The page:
The word “genocide” has appeared only in 1944. This is a special definition of criminal affairs against any group of people in order to bring damage to their lives. The human rights specified in the American Bill of Rights (the first 10 amendments to the US Constitution) or in the UN Universal Declaration of Human Rights of 1948 relate to individual rights of every person.
In 1944, Raphael Lemkin (1900-1959), the lawyer of Jewish root from Poland, gave the Nazi policy a definition which means a systematically damage to European Jews. He created the definition “genocide” by combining the Greek word “genos” which means “clan, tribe”, with the Latin “caedo” meaning “I kill.”
In creating this definition, he explained this term as “a worked out plan of various affairs and acts devoted to destroying the vital foundations of national groups.” A year later, the Nazi leaders were accused of “crimes against humanity” by the International Military Tribunal in Nuremberg (Germany). The word “genocide” was characterized as the descriptive indictment, not a legal term.
The terrible details of the Holocaust received wide resonance in the world community, and also largely due to the unceasing efforts of Lemkin himself. As a result, the United Nations approved the “Convention on the Prevention and Punishment of the Crime of Genocide” on December 9, 1948. This convention specified genocide as a crime that violates international law; signatory states have pledged to “take preventive measures” against it and “punish it for having committed it”. The convention defined the genocide as follows:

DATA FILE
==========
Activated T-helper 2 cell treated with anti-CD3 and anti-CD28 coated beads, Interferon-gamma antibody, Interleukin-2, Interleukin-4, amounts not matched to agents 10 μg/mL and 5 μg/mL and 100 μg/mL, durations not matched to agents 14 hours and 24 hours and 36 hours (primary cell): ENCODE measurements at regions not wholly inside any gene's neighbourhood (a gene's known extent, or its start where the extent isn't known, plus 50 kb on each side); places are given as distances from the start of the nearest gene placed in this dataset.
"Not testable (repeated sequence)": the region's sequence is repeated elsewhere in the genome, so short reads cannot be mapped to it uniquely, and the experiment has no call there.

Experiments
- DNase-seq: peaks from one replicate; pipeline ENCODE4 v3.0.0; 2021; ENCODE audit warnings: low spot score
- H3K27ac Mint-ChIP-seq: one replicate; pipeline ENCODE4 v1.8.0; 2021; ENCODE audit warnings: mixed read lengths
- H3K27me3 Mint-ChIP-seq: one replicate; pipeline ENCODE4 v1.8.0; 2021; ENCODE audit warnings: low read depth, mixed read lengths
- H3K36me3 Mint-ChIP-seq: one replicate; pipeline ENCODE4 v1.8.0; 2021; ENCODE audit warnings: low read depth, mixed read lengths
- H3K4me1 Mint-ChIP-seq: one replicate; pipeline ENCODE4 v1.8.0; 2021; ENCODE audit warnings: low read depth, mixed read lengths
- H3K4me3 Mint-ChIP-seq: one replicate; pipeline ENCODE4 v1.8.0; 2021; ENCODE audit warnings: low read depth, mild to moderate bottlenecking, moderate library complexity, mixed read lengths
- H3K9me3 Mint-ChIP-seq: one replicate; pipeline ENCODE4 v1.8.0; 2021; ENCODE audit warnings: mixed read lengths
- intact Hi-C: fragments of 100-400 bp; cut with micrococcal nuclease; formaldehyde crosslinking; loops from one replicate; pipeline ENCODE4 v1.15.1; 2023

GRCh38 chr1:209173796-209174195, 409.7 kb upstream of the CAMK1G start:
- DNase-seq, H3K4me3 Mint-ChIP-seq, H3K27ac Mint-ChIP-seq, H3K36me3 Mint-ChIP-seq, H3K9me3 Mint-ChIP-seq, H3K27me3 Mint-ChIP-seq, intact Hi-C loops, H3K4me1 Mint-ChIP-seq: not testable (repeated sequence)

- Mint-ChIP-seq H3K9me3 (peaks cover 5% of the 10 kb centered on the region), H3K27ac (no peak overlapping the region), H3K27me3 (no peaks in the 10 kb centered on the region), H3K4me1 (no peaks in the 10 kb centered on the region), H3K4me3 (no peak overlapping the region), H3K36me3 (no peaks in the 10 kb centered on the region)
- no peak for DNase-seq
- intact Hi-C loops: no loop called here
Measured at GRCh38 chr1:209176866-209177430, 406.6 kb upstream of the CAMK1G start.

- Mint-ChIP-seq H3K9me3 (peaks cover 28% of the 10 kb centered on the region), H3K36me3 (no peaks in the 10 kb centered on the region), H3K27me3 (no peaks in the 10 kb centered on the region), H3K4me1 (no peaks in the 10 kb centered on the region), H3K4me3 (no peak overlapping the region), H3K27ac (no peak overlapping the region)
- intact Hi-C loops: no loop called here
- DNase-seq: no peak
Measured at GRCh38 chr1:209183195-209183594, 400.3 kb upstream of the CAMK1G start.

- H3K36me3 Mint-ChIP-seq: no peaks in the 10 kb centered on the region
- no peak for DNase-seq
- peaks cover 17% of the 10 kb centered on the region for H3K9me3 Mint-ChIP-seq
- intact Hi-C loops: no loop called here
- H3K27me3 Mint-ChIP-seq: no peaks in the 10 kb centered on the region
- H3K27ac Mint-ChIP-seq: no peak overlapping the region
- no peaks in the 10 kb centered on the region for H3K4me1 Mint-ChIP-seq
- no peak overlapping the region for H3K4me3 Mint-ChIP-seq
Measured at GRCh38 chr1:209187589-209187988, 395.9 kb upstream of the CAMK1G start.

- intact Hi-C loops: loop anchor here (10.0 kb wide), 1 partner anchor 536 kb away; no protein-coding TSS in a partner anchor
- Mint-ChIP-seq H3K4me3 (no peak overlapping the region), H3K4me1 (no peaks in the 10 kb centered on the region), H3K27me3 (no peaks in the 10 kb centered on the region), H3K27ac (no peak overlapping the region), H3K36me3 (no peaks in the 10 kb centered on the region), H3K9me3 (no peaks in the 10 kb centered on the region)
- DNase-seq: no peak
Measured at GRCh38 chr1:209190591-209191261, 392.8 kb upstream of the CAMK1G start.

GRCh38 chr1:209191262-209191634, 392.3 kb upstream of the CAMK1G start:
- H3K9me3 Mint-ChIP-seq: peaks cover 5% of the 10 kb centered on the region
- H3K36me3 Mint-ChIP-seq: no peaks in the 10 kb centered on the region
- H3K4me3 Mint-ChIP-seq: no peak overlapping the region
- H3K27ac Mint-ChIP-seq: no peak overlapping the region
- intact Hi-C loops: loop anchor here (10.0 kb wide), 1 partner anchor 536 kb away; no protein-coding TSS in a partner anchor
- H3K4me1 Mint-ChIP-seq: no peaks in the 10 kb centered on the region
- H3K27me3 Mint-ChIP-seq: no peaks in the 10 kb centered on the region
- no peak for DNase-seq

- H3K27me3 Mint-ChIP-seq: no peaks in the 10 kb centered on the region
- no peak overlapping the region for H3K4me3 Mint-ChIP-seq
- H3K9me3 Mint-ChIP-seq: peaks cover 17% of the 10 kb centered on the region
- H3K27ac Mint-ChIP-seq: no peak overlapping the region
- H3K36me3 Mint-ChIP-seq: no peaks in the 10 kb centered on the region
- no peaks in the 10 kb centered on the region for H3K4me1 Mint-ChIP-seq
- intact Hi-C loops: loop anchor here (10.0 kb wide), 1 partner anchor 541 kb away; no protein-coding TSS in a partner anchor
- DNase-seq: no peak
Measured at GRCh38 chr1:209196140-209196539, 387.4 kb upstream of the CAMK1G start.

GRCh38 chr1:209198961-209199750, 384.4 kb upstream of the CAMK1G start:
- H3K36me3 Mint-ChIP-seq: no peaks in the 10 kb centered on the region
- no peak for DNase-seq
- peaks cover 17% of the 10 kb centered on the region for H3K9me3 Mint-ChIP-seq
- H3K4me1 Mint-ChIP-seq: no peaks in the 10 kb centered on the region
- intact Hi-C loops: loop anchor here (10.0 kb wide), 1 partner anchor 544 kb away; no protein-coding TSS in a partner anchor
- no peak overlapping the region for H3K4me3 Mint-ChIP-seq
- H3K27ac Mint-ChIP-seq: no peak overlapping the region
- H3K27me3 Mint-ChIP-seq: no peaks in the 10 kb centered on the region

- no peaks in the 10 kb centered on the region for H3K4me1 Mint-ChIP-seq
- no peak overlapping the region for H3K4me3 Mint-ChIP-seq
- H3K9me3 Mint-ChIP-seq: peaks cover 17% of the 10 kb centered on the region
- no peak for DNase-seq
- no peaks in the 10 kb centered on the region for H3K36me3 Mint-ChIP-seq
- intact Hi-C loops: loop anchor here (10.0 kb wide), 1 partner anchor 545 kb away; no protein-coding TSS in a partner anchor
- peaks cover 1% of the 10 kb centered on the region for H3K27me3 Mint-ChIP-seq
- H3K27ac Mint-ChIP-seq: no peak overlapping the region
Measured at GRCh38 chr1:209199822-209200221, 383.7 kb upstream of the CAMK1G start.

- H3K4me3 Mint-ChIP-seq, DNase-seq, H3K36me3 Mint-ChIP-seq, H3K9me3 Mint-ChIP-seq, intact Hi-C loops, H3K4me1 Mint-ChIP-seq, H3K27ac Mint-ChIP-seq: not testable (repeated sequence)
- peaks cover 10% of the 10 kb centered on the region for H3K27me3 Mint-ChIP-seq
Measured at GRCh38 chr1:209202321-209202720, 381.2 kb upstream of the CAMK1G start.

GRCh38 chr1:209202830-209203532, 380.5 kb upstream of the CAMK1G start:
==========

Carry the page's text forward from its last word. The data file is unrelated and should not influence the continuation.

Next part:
Genocide refers to the following acts committed with the intention to destroy, in whole or in part, a national, ethnical, racial or religious group:
- killing participants of such a group;
- contributing to severe bodily harm or mental impairment to participants of such a group;
- the deliberated arrangement of such living conditions that presuppose its full or partial physical destruction;
- the application of measures created to prevent childbirth within such a group;
- forced transfer of children from one group to another.
Although there have been many instances of violence against different groups of people in history, even after the Convention had already entered into force, the international community’s awareness of the concept of “genocide” and the development of relevant legal practice belong to 2 specific historical periods:
- the time from the introduction term in use until its adoption in international law (1944-1948);
- the period of its active use in creating international tribunals to punish for this crime (1991-1998).
Preventing genocide – the second basic principle of the convention – is a problem that still faces both whole nations and individuals.